Times they are a-changin!
The European politics is on the cusp of change. The drift of events seems to work in Russia’s favor, auguring good times in a not-too- distant future in Russia’s ties with Europe. Most certainly, Moscow can view with satisfaction the outcome of the primary of France’s Republican party on Sunday resulting in the nomination of Francois Fillon as the candidate of the conservatives in the presidential election in May.
Fillon has an exceptionally good rapport with President Vladimir Putin. The western media even bills him as ‘pro-Putin’. When Fillon was prime minister under Nikolas Sarkozy during 2007-2012, Putin was his counterpart. That apart, Fillon argues for joining hands with Putin in the fight against the Islamic State. (He is inclined to work with President Bashar al-Assad, too.) Most important, Fillon flatly rejects the notion that Russia poses threat to Europe, and he calls for the lifting of the western sanctions against Russia.
In the May election in France, with the Socialists in the pits, Fillon in all probability will face the run-off with the extreme right-wing National Front leader Marine Le Pen. Whereas Fillon is in the mould of the late British PM Margaret Thatcher, Le Pen represents the security-anti-immigration and anti-establishment turf, which can be potent if the populist trend sweeping over Europe visits French politics. But then, Moscow also enjoys good equations with Le Pen. She too disfavors sanctions against Russia.
If France elects Fillon by the time Donald Trump settles in as US president, the prospects distinctly improve for the lifting of western sanctions against Russia. That would allow an overall easing of tensions and the revival of Russia’s stymied relations with European countries.
Equally, German-American relations are entering a bumpy period. Angela Merkel visualizes herself as the torch bearer of western liberal democratic values. She wrote an extraordinary letter to Trump on November 9 upon his election victory where she noted, “Germany and America are united by shared values: through democracy, freedom, respect for the right and dignity of every individual, irrespective of origin, color, religion, sex, sexual orientation or political attitude. On the basis of these values, I would like to offer you a close cooperation between the governments of our countries.”
For the first time, perhaps, in the annals of post-World War II German-American relationship, a German Chancellor has spelt out the terms of engagement with an American president. Merkel is incensed over Trump’s outrageous remarks about her policies (“catastrophe”) and is digging in to take on Trump’s threats to reduce US commitment to NATO, come to an accommodation with Russia and roll back free-trade agreements.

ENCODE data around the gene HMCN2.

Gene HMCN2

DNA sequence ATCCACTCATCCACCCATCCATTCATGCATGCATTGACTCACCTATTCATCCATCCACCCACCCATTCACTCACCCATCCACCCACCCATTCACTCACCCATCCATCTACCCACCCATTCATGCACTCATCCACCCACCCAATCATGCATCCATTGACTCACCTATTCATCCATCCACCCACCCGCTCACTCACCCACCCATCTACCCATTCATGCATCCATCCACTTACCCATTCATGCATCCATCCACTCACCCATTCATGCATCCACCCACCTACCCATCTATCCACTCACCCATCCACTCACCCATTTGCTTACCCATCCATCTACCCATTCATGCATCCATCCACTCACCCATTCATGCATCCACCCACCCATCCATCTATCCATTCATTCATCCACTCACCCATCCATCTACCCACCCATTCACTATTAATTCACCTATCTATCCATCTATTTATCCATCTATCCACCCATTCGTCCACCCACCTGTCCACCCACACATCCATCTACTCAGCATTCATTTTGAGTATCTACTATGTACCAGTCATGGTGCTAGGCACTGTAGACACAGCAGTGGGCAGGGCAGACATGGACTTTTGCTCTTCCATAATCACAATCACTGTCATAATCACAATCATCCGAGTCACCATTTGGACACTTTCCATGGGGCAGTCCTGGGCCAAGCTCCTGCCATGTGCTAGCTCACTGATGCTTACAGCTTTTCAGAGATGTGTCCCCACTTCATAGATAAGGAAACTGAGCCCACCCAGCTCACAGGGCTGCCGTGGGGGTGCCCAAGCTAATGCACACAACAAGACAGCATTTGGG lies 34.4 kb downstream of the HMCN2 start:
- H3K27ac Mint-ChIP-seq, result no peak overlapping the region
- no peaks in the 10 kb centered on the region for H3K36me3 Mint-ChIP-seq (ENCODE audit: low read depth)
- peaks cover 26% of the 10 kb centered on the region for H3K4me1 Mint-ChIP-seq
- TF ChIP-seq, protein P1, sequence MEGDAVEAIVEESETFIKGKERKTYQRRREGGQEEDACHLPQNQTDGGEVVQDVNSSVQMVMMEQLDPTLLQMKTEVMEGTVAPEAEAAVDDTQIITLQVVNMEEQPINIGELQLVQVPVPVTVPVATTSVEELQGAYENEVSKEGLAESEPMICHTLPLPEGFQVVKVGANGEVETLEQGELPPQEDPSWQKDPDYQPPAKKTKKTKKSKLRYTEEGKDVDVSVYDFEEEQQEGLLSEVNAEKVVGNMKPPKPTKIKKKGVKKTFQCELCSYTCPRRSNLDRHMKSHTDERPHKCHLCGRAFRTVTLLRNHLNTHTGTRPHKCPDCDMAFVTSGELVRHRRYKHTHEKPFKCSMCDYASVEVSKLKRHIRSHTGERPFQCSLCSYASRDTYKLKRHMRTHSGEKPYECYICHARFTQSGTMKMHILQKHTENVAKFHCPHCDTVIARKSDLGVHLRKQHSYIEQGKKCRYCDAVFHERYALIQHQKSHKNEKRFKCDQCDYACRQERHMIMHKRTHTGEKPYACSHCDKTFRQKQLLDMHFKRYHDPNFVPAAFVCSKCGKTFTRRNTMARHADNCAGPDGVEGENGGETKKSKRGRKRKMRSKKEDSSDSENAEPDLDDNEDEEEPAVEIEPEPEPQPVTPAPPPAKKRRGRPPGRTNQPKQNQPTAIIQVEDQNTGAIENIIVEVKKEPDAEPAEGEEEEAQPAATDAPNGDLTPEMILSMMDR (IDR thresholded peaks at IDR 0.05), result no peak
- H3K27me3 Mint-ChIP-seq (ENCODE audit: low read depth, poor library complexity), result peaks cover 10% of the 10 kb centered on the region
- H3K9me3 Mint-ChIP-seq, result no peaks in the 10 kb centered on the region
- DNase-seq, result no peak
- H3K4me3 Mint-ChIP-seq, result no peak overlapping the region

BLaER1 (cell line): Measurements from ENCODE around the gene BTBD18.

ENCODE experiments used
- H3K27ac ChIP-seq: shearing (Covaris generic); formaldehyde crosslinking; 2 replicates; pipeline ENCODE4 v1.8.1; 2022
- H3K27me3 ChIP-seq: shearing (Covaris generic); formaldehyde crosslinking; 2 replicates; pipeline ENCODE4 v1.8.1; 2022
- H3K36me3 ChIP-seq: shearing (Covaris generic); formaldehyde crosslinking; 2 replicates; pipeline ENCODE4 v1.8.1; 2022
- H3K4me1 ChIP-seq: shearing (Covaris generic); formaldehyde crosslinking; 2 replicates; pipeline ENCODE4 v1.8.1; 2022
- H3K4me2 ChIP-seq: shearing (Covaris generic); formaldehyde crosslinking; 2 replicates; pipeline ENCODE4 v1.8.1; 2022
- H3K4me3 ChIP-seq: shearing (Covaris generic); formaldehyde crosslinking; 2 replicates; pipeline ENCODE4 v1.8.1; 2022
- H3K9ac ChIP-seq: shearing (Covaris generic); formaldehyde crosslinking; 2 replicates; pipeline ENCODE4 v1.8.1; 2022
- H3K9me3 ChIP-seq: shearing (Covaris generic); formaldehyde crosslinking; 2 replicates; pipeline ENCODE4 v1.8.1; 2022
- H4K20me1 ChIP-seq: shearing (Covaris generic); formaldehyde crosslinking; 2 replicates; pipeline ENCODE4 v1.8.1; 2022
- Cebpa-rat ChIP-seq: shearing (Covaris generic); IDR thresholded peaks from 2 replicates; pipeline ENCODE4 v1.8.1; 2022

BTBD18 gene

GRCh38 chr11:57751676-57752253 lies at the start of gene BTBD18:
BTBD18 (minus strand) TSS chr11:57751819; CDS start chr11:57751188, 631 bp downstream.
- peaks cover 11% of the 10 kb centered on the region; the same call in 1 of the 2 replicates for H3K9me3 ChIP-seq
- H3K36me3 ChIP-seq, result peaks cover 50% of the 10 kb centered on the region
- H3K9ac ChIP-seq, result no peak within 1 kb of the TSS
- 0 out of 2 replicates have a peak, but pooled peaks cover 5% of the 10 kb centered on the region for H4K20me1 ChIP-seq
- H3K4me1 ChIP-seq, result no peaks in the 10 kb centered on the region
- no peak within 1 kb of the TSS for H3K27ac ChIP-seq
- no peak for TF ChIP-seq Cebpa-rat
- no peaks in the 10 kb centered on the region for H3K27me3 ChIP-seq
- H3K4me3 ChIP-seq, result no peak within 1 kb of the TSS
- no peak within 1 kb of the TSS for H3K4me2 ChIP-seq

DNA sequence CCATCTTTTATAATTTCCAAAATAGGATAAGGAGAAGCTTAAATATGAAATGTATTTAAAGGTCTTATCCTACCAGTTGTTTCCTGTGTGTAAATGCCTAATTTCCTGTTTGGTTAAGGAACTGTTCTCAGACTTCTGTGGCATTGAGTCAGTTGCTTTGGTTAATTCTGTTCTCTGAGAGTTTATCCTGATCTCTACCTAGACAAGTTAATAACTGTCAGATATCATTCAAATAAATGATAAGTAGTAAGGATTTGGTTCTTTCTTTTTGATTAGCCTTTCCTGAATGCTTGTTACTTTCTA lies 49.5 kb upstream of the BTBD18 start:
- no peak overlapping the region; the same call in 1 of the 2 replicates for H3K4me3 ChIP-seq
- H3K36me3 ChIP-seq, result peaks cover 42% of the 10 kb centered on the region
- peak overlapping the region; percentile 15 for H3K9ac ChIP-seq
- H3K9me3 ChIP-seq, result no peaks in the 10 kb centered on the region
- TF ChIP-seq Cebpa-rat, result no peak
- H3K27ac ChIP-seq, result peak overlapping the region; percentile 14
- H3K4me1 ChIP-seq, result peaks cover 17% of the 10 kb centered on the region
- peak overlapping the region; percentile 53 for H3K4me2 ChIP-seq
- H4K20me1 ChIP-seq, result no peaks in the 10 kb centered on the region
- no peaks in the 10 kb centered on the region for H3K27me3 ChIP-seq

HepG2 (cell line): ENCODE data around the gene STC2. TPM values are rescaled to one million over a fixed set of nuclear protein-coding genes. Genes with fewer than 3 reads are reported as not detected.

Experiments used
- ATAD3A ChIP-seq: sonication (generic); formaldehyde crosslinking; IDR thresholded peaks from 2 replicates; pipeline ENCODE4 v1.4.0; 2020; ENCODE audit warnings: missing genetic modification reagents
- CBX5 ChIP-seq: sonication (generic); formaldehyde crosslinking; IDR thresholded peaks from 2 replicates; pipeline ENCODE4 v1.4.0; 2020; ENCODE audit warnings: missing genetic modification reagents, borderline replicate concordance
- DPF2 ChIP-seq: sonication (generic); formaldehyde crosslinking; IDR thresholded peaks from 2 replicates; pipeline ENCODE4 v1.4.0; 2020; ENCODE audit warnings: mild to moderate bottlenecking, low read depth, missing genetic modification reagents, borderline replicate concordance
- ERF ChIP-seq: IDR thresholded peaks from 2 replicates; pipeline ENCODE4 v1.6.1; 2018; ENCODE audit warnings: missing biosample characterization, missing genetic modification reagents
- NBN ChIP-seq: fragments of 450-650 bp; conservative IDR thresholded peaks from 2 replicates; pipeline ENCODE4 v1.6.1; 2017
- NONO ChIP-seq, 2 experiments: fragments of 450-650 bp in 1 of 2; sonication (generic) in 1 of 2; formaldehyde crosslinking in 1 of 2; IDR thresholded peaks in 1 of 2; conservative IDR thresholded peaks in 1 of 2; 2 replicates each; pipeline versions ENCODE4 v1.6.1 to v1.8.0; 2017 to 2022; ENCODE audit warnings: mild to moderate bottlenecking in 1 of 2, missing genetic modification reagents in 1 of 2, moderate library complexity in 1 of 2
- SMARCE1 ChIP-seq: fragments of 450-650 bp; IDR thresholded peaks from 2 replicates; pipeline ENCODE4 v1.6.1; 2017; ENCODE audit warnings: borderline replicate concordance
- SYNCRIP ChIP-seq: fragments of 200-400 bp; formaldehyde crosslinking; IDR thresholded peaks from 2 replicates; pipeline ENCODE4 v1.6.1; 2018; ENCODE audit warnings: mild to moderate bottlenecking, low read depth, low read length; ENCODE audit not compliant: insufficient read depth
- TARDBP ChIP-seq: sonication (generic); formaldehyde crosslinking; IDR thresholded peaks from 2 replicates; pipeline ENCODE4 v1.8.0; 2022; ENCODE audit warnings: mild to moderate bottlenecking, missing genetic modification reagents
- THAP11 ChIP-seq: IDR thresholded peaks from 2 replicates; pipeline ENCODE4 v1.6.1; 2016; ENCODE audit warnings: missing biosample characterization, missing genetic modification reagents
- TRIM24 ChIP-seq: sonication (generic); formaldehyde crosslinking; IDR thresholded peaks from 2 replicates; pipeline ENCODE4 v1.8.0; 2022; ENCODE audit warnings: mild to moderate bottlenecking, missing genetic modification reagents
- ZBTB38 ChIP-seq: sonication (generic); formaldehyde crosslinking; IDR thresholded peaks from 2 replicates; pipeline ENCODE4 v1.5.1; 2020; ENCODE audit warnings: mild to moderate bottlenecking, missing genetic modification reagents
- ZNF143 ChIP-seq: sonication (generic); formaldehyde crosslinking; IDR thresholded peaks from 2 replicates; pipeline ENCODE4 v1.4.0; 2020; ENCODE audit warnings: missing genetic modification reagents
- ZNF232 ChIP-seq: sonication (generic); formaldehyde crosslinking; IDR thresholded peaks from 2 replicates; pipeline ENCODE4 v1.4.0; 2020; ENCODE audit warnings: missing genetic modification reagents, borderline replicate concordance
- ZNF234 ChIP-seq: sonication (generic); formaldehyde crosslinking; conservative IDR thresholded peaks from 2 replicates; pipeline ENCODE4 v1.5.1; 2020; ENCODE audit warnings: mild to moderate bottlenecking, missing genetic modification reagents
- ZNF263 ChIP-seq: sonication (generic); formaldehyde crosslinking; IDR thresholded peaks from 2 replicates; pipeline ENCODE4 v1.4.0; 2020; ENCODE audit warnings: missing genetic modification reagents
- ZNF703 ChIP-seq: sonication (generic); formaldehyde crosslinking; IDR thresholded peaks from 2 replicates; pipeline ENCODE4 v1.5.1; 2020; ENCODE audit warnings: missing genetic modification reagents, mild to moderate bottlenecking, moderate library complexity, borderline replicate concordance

However, there are 10 months to go for the elections in Germany and that is a long time in politics. Meanwhile, there are other storms brewing, too, in European politics – especially, the constitutional referendum in Italy in December, where there could be a replay of the anti-establishment ‘Brexit syndrome’, resulting in political paralysis in another important member of the EU and the western alliance. Indeed, German politics also is susceptible to the phenomenon of populism.
Given these cross-currents and the growing disarray in EU, any further strengthening of the NATO deployments on Russia’s borders seems highly unlikely. That leaves scope for removing one major element in the US-Russia strategic mistrust. Again, Trump puts the US’ national interests above America’s ‘exceptionalism’ and has shown aversion toward preaching democratic ‘values’ to other countries, which at once raises the comfort level in Russian-American relations, as Russia prepares for the crucial presidential election in March 2018.
All in all, the political news from France on Sunday suggests that Russia can look forward to better times with the West. The barricades separating Russia from Europe that were erected though the last couple of years of the Barack Obama administration will get dismantled – gradually but surely. Fundamentally, what works in Russia’s favor is the transformation that is coming over the German-American axis.
Merkel played a pivotal role in Obama’s hardline strategy toward Russia. That axis is disappearing now with the Trump presidency. Trump symbolizes in the German perception “a new authoritarian and chauvinist international movement,” to quote the Social Democrat leader and deputy chancellor in Merkel’s coalition Sigmar Gabriel.
A recent survey showed that 86% of Germans think that Trump’s election is bad. A columnist for the mass circulation German daily newspaper Bild wrote last week, “I cannot imagine how Angela Merkel will speak with Donald Trump … She knows what he thinks of women. She knows he grabs women in the crotch.”